What does this say about us the only time you can get the justice you ought to have is when there's a video, and in this case if the killers had not been so arrogant in their racism, and the lawyers had not been so arrogant, we can't imagine? It's a good day, a sad and ridiculous day, and a complicated day in America, and it's far from over in terms of us dealing with racial justice and violence.
Bishop Barber also praised the strength of Arbery’s mother, Wanda Cooper, who fought valiantly against at least three prosecutors who initially wanted to bury the case:
Wanda Cooper prayed the initial prosecutor out of the way. Now, I think that prayer is very powerful, and that's important, however, that shouldn't be your only line of defense, and it sounds like for Wanda Cooper, for a long time, it was. You know, she's standing in a serious tradition. Sojourner Truth said “I pray and I stand in the truth, I have no fear because the truth is all powerful. A lot of people …., myself, even, we weren't there. she fought a lot of this by herself. She kept pushing. she prayed with her feet and with her soul.”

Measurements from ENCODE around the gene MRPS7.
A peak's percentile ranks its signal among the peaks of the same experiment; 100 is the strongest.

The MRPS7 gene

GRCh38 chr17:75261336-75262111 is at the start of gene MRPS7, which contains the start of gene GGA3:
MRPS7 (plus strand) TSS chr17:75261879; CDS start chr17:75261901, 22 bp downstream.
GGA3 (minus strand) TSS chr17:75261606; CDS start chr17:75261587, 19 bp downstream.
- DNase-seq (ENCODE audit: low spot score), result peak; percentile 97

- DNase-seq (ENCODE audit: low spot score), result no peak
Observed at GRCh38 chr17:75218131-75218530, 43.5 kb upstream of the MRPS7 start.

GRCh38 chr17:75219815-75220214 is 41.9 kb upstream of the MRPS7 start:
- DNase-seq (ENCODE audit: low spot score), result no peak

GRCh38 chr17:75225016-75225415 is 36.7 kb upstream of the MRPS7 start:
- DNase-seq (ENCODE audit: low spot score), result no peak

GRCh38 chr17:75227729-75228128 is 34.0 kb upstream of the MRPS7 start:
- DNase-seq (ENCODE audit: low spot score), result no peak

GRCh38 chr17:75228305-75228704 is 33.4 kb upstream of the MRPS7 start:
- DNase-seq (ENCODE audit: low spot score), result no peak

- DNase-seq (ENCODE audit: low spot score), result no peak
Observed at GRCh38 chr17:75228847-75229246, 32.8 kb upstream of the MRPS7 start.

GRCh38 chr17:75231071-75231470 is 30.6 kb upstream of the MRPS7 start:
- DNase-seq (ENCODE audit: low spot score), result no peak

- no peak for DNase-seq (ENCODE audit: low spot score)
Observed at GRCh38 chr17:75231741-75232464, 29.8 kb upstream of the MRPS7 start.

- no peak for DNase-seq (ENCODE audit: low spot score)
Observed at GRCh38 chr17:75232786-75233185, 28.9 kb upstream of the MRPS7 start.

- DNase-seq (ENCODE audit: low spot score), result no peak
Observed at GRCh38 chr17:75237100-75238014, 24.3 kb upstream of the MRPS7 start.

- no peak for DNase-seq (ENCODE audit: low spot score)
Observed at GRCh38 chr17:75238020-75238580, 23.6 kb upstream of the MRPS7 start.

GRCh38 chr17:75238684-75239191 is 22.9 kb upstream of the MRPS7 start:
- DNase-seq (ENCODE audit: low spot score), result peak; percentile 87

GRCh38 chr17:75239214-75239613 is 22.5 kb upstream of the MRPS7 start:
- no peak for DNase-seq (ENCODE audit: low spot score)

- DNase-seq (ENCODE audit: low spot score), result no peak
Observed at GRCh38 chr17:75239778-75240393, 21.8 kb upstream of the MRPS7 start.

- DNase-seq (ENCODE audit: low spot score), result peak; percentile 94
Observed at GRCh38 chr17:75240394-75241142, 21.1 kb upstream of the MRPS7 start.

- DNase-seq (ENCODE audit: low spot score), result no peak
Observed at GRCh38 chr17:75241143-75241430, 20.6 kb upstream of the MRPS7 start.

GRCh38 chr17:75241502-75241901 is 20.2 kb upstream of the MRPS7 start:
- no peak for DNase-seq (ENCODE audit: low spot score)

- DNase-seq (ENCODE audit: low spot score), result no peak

NEW REPORT DOCUMENTS IMPACT
OF COVID-19 ON POOR COMMUNITIES
By Cash Michaels
With disturbing reports increasing everyday about a new, more contagious Omicron coronavirus sweeping the globe, and Pres. Biden cautioning Americans to be on-guard to protect themselves against another opportunistic, more aggressive virus, a new report on the impact of previous COVID-19 infectious diseases on low income communities is gaining attention.
The report from the North Carolina Community Action Association titled “Assessing the Impact of COVID-19 on Low Income Households and Communities in North Carolina” (https://s39337.pcdn.co/wp-content/uploads/2021/11/Assessing-the-Impact-of-COVID-19.pdf) gives a stunning review of just how affected the poor are in the midst of the pandemic, and gives warning to how worse it can be amid the new Omicron pandemic.